Join the worlds most infuriating immortals, the vampires Albert and Jameson, as they struggle to grapple with life's three big "E's"; eternity, enraged peasants and each other. Following a very public, very audible blunder by Albert at the birthday festivities of the young prince, the paltry pair are forced in to hibernation for a century of so. They awake in the modern world only to discover that living in the age of Facebook, television and smart phones is about as tolerable as an eternity of one another's company.
The piece, written by Adam O’Brien, artistic director of The Dire Theatre, who last year debuted “Our Neighbourhood: A Play with Songs” at the Workshop Theatre; which then went on to a successful season at the Sydney Fringe Festival, is a fresh look at the absurdist genre. “Absurdist theatre is usually so deflating” says O’Brien “even the so called comedies. You pay money to see a masterpiece like Beckett’s ‘Waiting for Godot’ and you may leave with an appreciation for theatre as a craft and an existential crisis, but you are robbed of the potential realisation that maybe the complete lack of cosmic confine or spiritual structure is freaking hilarious!’. This is what we are aiming to do with Albert and Jameson, we hope to give audiences the freedom to embrace the absurdity of everything, positively.”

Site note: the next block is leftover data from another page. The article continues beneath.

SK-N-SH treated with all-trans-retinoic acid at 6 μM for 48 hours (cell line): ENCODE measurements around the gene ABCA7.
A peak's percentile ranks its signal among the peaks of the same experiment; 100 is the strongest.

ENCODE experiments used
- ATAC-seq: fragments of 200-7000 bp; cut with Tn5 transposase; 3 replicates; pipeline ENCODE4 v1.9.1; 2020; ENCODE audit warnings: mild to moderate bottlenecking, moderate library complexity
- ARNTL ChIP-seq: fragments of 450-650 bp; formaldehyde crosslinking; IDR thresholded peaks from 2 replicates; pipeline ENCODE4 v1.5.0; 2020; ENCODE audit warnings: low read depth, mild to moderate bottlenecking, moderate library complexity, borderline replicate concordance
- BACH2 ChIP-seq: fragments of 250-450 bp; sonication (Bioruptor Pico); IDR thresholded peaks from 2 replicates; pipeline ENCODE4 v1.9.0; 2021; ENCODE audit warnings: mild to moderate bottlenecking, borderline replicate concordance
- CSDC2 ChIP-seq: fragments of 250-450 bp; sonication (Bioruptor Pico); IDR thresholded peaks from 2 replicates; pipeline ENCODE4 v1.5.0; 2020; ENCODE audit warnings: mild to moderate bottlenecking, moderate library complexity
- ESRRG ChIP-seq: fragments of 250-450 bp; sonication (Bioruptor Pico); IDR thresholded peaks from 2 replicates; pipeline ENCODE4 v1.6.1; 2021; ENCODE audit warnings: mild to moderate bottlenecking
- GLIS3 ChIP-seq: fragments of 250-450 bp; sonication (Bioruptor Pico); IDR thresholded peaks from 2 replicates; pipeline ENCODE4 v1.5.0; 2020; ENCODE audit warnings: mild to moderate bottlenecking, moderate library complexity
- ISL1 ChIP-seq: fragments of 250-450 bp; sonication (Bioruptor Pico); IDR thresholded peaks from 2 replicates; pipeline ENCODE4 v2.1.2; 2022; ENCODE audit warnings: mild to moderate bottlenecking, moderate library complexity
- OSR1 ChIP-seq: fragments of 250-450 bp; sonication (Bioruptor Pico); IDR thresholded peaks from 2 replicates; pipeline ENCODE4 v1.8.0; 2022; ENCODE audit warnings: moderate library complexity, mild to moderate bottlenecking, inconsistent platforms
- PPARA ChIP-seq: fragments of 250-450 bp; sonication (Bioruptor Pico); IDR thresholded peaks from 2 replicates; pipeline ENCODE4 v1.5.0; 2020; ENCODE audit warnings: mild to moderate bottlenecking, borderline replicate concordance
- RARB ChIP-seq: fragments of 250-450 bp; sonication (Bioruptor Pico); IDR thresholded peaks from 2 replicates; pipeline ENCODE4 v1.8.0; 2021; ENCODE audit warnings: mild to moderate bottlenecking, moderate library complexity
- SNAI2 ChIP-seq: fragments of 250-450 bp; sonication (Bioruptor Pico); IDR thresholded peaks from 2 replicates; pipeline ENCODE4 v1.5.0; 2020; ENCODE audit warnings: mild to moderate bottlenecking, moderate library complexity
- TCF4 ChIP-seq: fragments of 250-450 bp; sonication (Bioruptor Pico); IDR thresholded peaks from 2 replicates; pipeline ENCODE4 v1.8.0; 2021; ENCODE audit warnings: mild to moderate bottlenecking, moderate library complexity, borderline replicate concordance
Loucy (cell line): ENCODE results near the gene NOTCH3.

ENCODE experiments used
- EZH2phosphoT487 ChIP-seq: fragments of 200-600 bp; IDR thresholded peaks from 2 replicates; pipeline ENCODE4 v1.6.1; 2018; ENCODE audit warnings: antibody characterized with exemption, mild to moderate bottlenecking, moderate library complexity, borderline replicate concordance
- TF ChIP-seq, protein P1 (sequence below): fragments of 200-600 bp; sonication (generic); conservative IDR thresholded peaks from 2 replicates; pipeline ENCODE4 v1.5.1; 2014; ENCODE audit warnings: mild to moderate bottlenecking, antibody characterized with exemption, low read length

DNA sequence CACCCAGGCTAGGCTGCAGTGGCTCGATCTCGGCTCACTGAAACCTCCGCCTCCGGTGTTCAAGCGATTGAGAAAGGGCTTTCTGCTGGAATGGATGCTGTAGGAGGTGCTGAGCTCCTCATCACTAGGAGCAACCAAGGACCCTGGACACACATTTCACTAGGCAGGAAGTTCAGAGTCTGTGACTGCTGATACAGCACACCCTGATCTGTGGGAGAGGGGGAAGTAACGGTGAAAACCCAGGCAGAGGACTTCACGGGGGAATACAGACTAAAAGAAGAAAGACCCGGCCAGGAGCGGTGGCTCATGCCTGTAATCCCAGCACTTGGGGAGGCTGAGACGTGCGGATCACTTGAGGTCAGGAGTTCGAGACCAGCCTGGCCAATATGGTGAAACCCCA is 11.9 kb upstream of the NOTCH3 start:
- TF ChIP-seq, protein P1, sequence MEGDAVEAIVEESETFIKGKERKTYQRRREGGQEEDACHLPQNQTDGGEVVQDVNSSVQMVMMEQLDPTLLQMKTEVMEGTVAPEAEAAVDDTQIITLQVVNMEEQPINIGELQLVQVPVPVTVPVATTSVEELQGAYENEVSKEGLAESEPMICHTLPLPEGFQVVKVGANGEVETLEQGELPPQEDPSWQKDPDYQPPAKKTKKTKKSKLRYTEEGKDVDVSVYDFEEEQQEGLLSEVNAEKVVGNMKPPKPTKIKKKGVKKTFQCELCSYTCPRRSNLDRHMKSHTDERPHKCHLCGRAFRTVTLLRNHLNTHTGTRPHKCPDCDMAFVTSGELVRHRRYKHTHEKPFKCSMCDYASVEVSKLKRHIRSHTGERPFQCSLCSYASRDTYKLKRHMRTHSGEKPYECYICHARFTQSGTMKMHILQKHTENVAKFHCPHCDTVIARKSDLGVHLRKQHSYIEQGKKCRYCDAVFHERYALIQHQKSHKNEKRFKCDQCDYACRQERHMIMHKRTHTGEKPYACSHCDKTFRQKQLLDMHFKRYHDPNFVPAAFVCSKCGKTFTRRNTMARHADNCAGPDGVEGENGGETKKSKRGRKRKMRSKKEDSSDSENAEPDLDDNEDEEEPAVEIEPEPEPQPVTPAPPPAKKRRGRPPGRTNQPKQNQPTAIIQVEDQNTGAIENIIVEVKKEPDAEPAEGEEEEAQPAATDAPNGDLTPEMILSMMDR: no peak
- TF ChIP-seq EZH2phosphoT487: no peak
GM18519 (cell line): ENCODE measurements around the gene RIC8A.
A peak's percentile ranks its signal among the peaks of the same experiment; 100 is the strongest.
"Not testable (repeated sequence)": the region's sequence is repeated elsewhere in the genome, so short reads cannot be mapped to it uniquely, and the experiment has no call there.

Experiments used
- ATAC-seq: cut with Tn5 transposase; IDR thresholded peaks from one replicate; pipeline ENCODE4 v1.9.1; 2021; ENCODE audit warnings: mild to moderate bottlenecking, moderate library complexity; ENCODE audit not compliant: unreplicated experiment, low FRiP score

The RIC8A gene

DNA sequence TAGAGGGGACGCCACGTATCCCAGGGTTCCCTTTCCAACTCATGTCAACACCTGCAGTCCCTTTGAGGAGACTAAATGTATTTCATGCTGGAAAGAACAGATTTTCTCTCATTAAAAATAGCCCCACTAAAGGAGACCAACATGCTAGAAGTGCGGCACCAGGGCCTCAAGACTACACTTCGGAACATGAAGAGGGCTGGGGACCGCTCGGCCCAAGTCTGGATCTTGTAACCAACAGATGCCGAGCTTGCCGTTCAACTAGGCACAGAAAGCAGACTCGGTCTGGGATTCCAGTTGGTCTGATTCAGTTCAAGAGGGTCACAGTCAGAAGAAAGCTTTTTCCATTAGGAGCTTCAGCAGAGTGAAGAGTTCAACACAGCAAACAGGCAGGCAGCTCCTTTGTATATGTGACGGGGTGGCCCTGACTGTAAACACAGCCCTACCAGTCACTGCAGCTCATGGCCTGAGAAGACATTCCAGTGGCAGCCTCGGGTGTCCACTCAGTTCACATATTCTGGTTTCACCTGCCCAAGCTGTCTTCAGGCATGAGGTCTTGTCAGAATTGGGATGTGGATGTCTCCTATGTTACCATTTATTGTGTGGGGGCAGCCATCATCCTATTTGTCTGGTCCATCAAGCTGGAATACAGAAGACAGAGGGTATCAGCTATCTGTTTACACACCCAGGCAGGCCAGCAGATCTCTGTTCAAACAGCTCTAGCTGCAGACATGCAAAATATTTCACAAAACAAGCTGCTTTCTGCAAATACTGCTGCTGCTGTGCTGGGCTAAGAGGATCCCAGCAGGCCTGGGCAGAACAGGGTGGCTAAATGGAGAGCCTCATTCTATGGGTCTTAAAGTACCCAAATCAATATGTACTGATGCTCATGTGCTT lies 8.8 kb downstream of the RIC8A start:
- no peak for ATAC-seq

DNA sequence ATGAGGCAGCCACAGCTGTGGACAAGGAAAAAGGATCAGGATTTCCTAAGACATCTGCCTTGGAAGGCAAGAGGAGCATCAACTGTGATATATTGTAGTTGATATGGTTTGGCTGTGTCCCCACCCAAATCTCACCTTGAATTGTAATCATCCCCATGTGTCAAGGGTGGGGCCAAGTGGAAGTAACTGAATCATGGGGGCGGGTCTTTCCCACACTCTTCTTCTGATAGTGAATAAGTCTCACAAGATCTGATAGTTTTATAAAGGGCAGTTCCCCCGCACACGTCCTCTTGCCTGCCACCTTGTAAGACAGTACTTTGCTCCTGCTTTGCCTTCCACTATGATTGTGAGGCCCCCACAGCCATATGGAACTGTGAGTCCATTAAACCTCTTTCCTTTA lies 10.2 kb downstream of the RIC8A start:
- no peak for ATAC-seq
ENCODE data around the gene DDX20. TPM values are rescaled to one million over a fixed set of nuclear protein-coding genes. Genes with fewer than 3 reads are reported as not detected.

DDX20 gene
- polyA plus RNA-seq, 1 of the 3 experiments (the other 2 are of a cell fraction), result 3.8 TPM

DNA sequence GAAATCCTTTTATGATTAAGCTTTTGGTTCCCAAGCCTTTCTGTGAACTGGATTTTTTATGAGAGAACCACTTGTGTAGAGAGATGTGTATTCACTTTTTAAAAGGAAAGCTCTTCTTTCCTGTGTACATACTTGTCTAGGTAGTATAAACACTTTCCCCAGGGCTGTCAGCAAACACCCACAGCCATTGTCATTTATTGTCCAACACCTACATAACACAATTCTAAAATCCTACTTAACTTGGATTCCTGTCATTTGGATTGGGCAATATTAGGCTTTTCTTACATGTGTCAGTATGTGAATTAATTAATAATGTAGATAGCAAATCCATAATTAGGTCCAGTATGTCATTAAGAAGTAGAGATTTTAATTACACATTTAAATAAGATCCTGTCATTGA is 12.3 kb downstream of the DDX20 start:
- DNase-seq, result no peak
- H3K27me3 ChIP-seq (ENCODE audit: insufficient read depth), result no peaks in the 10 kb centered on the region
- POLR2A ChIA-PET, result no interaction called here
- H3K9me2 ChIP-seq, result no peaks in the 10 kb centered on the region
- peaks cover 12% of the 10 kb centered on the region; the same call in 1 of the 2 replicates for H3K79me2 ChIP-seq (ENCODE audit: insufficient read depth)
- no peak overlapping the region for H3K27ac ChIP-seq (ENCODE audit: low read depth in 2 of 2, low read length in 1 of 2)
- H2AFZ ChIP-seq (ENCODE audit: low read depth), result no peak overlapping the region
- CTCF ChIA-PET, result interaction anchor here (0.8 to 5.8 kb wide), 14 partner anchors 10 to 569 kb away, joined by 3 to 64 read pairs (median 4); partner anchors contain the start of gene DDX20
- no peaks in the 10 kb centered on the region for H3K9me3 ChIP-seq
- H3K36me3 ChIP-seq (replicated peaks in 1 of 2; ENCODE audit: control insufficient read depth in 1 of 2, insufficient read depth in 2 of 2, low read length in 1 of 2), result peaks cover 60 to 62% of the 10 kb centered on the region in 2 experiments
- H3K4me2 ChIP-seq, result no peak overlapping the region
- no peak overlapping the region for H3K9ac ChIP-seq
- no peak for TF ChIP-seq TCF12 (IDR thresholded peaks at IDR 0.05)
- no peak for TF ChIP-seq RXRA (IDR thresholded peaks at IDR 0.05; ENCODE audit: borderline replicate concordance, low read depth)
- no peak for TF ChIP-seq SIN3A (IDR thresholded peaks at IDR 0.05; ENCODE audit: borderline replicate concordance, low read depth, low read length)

With a cast of only three, Albert and Jameson: A Play with Vampires is a very intimate production that leaps between moments of rapier sharp wit and vicious verbal volleys, to moments of pure smut and childlike name calling, and of course everything from sensual blunders and violent murders in-between.